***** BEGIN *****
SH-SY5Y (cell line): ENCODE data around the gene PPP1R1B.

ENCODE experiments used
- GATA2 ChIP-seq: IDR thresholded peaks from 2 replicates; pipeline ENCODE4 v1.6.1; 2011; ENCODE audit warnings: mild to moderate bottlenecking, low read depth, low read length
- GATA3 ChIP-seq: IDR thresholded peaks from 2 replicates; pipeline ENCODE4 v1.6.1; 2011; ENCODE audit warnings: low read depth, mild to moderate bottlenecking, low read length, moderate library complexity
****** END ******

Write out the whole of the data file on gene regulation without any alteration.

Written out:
SH-SY5Y (cell line): ENCODE data around the gene PPP1R1B.

ENCODE experiments used
- GATA2 ChIP-seq: IDR thresholded peaks from 2 replicates; pipeline ENCODE4 v1.6.1; 2011; ENCODE audit warnings: mild to moderate bottlenecking, low read depth, low read length
- GATA3 ChIP-seq: IDR thresholded peaks from 2 replicates; pipeline ENCODE4 v1.6.1; 2011; ENCODE audit warnings: low read depth, mild to moderate bottlenecking, low read length, moderate library complexity